Security lines at some airports are long and require that passengers arrive even earlier than the airlines suggest in order to make their flights. Several years ago, the Transportation Security Administration (TSA) began Trusted Traveler Programs, including TSA PreCheck, which allow passengers who have paid a fee and submitted to a background check to benefit from expedited screening. Travelers with TSA PreCheck do not have to remove laptop computers or liquids from their carry-ons, and are allowed to keep their shoes and sweaters on as they are screened.
On her way back from Sri Lanka, Caroline Martorano was detained in Abu Dhabi. She says she was detained for not being appropriately dressed, causing her to miss her connecting flight. But she places the blame for this detainment on American Airlines. Huh?
Dale Allen and his girlfriend are looking forward to a tropical vacation in Cancún. Unfortunately, they arrive at the airport too late and miss their flight. Wanting to leave immediately, they buy one-way tickets at the American Airlines counter. Allen is sure the agent said that the tickets cost $169 each — so why is his credit card charged $2,400?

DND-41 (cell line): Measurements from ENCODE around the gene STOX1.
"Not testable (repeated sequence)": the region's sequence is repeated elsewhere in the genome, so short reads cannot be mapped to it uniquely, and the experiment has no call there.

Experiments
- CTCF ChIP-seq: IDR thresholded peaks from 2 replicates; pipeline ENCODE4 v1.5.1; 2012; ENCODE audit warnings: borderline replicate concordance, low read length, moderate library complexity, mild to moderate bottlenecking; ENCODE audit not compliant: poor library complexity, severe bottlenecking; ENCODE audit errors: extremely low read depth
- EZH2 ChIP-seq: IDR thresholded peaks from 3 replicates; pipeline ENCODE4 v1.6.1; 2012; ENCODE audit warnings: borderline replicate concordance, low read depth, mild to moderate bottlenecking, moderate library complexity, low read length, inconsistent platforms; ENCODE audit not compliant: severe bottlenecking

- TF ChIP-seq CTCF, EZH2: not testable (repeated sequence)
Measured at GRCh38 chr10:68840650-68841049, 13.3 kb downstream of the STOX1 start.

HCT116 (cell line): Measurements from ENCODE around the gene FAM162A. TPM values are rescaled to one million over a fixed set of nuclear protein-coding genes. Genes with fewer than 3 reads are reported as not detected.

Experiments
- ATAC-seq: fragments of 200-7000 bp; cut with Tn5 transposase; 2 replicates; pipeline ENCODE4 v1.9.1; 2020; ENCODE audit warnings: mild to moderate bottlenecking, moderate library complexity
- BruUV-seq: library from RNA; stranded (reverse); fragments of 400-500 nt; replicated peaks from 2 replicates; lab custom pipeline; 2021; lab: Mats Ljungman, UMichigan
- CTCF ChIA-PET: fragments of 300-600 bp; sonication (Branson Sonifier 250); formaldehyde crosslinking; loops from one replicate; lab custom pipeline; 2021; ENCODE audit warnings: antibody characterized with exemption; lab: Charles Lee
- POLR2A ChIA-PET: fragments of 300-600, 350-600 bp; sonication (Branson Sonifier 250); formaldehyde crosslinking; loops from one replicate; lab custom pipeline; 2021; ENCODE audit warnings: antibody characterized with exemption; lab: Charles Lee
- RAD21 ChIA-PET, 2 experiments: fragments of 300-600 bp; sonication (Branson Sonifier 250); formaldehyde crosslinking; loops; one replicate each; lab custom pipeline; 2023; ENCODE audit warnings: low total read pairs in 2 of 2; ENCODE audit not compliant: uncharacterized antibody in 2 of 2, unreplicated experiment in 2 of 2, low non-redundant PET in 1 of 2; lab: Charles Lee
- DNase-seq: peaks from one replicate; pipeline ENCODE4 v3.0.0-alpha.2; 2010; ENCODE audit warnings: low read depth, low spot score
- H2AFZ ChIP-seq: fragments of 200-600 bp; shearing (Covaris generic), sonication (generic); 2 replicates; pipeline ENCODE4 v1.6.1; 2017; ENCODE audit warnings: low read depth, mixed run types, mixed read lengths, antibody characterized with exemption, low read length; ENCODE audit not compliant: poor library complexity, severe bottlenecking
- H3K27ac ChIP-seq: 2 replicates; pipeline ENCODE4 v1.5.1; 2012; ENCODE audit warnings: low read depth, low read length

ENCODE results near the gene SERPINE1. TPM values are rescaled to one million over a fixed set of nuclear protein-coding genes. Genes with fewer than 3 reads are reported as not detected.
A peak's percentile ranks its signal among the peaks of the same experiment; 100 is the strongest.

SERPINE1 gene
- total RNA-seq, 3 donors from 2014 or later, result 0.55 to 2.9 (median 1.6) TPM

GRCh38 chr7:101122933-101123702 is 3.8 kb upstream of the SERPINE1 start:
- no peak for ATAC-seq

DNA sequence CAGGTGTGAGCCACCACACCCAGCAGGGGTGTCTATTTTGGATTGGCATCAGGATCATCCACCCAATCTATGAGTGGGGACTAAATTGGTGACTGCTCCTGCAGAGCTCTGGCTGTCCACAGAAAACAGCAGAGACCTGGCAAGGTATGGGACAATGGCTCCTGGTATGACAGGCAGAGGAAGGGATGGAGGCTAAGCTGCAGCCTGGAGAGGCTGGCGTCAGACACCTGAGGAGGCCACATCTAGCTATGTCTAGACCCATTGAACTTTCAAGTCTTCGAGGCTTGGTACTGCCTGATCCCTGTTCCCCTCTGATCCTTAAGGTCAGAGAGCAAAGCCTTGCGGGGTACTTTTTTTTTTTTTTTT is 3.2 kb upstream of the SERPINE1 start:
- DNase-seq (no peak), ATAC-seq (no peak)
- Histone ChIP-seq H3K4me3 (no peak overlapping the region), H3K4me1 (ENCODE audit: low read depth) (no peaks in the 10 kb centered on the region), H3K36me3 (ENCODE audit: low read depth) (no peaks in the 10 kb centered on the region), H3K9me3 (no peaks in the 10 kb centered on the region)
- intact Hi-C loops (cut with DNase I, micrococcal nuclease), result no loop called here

Many travel sites claim you can sometimes save money by booking two one-way airline tickets instead of a round-trip ticket. But is there a downside to this practice?
If your flight is canceled, does your airline still have an obligation to get you to your destination on time?
When Marco Lippman booked his United Airlines ticket for a flight from San Francisco to Frankfurt, Germany, he received a message that “four tickets were left at this price” that qualified for upgrades. But when he tried to upgrade his ticket, he found himself on a waitlist. And United’s website still contained a notation that upgraded tickets were available.
One of the joys of vacationing for many of us, is the chance to “unplug” for a bit — away from social media, email, and the constant intrusion of the internet into our lives. For Despina Spyros, that vacation luxury last summer turned out to be costly.